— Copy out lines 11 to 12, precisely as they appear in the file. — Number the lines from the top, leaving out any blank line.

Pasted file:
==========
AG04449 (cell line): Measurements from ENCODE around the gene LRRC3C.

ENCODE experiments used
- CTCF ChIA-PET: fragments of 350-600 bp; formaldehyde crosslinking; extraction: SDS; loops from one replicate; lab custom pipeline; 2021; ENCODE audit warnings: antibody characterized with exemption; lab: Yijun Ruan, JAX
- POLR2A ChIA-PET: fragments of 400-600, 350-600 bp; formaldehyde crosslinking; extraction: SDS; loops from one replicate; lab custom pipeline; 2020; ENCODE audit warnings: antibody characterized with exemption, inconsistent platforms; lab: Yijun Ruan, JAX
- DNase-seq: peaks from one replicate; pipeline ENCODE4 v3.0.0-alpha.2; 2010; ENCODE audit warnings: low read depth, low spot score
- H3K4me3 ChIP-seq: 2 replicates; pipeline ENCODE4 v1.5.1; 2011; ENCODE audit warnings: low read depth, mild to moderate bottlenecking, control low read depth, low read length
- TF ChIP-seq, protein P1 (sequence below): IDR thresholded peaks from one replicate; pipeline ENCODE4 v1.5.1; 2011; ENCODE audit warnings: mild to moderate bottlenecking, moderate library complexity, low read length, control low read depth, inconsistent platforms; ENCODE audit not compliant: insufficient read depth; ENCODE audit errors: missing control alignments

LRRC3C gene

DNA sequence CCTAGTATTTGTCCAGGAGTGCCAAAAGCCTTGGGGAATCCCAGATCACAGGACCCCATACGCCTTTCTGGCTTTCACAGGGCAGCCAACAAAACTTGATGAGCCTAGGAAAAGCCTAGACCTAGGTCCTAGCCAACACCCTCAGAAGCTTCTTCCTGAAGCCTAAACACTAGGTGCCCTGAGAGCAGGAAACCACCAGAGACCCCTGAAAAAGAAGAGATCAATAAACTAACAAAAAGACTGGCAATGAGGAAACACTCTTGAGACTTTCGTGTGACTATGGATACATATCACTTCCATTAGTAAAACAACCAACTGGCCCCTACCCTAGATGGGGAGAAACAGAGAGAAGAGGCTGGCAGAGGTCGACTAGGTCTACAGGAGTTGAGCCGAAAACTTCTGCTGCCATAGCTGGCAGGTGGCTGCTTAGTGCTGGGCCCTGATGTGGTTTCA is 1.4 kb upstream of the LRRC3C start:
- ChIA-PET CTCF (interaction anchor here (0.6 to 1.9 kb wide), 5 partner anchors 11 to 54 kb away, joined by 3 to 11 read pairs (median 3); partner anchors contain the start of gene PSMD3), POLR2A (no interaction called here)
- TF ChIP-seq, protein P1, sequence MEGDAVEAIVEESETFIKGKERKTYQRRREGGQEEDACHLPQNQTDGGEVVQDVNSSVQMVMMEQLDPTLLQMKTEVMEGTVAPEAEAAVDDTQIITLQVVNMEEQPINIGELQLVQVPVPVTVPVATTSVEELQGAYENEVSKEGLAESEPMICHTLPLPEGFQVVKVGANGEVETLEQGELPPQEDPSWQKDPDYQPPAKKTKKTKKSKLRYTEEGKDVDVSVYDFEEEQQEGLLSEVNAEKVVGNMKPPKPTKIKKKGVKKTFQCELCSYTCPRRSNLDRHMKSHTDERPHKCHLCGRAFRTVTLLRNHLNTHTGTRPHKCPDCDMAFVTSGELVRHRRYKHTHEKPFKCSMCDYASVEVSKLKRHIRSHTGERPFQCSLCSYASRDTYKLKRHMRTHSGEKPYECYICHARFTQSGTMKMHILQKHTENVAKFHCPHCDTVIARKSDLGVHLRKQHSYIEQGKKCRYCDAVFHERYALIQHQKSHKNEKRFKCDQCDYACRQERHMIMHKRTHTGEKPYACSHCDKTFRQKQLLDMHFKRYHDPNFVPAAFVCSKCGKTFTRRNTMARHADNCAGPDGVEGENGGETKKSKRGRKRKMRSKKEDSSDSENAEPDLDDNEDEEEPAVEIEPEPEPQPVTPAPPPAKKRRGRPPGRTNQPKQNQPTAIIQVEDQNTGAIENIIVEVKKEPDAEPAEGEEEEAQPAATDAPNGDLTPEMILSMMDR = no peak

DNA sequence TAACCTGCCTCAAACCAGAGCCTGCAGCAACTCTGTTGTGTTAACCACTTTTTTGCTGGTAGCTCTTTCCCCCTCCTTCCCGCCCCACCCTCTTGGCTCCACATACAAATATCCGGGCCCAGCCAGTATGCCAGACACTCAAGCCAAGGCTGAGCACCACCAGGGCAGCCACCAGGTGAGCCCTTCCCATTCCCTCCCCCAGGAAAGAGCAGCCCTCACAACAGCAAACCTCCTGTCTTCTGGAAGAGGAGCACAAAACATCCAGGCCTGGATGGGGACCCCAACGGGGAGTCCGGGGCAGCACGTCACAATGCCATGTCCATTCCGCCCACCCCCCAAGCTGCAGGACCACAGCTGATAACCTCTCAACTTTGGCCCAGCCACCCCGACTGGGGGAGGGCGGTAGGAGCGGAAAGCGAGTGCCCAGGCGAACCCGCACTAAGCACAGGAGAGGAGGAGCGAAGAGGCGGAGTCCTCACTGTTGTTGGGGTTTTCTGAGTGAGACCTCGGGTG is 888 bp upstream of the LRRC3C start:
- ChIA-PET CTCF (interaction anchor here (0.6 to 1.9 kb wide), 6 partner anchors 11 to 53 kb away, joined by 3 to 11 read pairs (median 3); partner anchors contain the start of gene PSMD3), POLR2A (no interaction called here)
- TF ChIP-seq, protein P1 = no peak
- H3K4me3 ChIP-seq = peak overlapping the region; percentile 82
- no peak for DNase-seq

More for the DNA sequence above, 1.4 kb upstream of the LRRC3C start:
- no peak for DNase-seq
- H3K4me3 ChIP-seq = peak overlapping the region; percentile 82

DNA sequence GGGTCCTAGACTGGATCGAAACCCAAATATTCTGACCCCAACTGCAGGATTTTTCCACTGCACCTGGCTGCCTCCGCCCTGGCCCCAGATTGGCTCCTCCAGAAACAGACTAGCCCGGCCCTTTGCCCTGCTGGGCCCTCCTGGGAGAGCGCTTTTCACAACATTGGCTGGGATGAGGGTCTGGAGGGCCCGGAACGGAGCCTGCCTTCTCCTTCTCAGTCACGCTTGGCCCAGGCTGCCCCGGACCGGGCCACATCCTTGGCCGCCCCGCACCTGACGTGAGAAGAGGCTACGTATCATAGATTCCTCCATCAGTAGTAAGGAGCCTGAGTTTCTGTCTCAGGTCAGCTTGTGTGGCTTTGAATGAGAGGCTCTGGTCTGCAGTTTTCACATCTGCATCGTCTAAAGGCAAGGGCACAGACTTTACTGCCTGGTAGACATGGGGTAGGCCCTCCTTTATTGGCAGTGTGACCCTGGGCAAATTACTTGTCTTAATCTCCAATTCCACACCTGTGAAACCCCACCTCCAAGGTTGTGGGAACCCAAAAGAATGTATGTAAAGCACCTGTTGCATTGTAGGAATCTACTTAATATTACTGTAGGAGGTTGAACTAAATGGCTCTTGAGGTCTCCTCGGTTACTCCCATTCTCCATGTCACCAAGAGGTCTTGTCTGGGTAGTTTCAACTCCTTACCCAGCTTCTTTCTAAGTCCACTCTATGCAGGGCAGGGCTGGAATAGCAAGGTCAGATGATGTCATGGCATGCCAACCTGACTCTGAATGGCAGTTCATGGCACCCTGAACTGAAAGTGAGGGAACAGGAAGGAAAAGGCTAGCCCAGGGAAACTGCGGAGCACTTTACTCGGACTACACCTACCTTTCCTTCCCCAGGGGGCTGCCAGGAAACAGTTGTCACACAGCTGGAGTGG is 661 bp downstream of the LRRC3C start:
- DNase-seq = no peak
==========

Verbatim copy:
- TF ChIP-seq, protein P1, sequence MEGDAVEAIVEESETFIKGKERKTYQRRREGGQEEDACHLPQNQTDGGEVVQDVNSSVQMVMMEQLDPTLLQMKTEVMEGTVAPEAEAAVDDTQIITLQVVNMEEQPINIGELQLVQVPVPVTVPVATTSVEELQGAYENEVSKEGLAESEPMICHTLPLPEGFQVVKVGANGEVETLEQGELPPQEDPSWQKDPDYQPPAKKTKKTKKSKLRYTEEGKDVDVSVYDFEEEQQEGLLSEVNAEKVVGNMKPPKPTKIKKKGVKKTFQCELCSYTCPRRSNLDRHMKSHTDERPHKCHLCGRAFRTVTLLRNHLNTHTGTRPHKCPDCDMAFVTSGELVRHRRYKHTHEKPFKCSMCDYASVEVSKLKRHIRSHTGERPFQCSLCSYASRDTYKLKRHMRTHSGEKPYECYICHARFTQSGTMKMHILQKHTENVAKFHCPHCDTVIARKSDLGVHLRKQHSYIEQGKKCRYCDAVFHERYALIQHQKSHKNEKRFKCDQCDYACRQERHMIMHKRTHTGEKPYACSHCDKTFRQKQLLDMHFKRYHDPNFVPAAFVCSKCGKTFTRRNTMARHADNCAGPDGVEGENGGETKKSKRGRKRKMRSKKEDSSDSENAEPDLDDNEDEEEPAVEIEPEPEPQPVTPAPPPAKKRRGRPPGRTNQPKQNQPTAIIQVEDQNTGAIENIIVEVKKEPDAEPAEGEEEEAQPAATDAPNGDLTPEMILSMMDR = no peak

DNA sequence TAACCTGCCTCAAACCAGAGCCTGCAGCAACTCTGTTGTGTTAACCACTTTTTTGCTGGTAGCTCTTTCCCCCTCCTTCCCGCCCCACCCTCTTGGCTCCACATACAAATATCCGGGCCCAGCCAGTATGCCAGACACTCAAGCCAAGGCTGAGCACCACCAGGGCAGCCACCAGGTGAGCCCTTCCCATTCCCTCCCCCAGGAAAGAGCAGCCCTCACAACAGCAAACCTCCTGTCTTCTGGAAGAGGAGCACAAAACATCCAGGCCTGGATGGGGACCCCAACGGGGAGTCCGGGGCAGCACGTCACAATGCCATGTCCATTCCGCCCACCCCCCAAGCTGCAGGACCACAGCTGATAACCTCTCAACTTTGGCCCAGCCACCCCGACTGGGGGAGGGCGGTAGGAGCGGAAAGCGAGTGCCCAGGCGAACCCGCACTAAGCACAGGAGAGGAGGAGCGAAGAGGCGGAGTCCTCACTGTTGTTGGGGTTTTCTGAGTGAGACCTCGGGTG is 888 bp upstream of the LRRC3C start: